“I’m not going to spell out how the money is going to be allocated into those various buckets,” McBride said. “We now have a war chest to take the company forward. This investment is an independent action with respect to how we enforce our IP rights. I’d say this strengthens it.”

“Not that it really proves anything,” says the reader, who added that she “just thought it was odd/interesting/funny, sort of like Darl had been coached on how to explain the money. Could Allchin have done the coaching?” This might relate to a couple hints from Allchin, as mentioned last week, but it’s probably too far fetched. It’s interesting nonetheless.

Read the full correspondence below for a complete impression.


Appendix: Comes vs. Microsoft – exhibit PLEX0_2658, as text


From: Bill Gates
Sent: Wednesday, February 19, 1997 9:46 AM
To: Jim Allchin (Exchange)
CC: Nathan Myhrvold; Paul Maritz
Subject: RE: “Losing a Franchise – The Microsoft Windows Story” (a new Harvard Case Study)

I agree that making sure applications are primarily on Windows is something we have lost site of.

I rail against the people who want to just give things away like DirectX. I think exactly the same thoughts in your message.

However I think the problem is much less what we are doing than what we are not doing.

I can cancel every give away and we would still have a major problem.

We need a vision of what a Windows application looks like – for example how can it sometimes run on the server and sometimes on the client. What will we have that the Java Runtime will not have?

Cross-platform demand is not coming from statistics. It is coming from the free-lunch syndrome we have allowed to develop. All of a sudden people think there is no drawback to being cross platform. No drawback in size, speed, interface, richness, testability. To some degree this is true because machines have enough memory now that a “duplicate runtime” is not overwhelming.

We should have people laughing at the idea of 100% pure Java whether they write in JAVA or not. However we have nothing along these lines. The fact that their runtime is changing, will keep changing, will be subsetted on some machines, will have to make someone money, will have to choose UI, etc…etc is just lost because we are not there driving a positive agenda for Windows.

The fact is that applications can be run on the server against an HTML client. I would prefer this to be a Citrix like client but that is not the key issue. Most applications will have very little client code in the future. For example Federal Express giving you their package status.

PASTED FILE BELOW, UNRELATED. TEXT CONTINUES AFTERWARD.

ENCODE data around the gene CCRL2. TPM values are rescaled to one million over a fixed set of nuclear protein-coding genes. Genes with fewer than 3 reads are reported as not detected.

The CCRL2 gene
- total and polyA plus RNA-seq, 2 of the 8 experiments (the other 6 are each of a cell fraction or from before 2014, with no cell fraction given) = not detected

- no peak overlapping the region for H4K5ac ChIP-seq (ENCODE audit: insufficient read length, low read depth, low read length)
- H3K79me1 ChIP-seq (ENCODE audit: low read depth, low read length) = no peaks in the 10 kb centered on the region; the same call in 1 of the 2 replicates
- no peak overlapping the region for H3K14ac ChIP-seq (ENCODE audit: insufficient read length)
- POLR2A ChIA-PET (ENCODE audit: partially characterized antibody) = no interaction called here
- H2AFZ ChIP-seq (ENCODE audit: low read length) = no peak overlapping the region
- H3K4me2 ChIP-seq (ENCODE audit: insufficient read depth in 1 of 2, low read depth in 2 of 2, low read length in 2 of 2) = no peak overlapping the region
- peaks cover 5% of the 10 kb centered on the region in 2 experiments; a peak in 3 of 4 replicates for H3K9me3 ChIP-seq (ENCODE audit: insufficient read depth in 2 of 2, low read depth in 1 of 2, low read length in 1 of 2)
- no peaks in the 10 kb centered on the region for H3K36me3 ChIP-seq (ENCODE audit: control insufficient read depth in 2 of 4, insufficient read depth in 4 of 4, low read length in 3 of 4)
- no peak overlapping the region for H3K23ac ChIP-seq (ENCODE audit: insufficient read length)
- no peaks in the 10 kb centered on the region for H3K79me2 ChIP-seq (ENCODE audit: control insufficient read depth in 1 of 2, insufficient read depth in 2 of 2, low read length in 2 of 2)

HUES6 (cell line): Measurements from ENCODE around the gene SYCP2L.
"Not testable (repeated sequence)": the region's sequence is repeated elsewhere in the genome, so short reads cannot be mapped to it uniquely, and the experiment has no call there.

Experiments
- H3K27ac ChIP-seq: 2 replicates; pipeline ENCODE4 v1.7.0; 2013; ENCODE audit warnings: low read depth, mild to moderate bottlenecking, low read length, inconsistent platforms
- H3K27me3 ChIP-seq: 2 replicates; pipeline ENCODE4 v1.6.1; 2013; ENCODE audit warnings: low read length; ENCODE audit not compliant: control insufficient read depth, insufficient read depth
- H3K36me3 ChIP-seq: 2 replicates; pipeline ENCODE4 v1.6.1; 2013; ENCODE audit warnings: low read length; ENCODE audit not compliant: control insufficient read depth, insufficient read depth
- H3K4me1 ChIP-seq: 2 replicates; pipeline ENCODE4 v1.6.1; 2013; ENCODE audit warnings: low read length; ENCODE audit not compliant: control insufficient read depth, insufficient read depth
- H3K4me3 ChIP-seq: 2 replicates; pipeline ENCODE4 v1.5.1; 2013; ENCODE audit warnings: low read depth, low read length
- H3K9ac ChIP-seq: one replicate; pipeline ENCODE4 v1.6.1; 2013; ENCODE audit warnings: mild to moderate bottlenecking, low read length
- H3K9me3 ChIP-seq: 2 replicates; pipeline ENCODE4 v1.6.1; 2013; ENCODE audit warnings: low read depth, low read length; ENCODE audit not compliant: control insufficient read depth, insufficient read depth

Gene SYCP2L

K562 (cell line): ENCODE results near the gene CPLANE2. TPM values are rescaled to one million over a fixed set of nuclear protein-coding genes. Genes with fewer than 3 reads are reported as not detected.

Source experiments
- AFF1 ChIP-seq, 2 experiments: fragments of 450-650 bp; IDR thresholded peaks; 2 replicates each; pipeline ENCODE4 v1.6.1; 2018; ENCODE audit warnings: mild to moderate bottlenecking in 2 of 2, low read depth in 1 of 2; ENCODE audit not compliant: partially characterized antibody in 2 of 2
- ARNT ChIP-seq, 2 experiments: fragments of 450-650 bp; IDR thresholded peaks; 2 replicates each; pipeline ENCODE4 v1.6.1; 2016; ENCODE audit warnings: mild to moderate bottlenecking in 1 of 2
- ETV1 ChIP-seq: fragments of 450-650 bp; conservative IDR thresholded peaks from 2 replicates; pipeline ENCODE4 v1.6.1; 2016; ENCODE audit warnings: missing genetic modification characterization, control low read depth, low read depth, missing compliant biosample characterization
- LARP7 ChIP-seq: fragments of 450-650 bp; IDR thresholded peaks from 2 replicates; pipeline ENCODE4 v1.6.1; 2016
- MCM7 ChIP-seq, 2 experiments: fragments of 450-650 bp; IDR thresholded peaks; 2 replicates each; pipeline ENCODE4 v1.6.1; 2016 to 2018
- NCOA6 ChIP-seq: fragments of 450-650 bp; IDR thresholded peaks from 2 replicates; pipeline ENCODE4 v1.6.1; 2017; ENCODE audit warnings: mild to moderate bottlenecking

The fact is there will be lots of machines where HTML/some level of Java is all they will have in common. Cheap devices and old PCs will be like this. I makes it very easy for people to think they should just program to this.

Our installed base not migrating is a major drag on our ability to promote something new.

Lets work together to find the solution to this. It’s critical. I can say I am more scared than you are but that is not what will help us figure out where we should go.

—Original Message—
From: Jim Allchin (Exchange)
Sent: Tuesday, February 18, 1997 5:17 PM
To: Bill Gates
CC: Paul Maritz
Subject: “Losing a Franchise – The Microsoft Windows Story” (a new Harvard Case Study)

I’m sure this subject got your attention. It’s what I worry about every day when I shower, run, eat, etc. Paul knows how worried I am, but I don’t think I’ve told you before.

We all know we have many challenges. I think about the challenges however in two buckets. First we have challenges that we have a unified strategy for and perhaps an implementation plan underway. Some of these are big issues, like TCO, but they are much less scary to me than the other bucket. You can say we aren’t doing things fast enough for TCO or marketing hard enough against the NC (and I’ll agree), but our strategy and path is clear. We know that if we can execute fast enough we can stop this disease. The second set of challenges are the ones where we do not have agreement on our strategy within the company and the company is often working cross-wise internally. The cross platform vision and keeping Windows as the platform and the center of innovation fall into this category. In my opinion Windows in the process of being exterminated here at Microsoft.

1. Why are we doing so many things cross-platform? Are there more Macs, OS/2 or Unix clients today as a % or less than a year ago?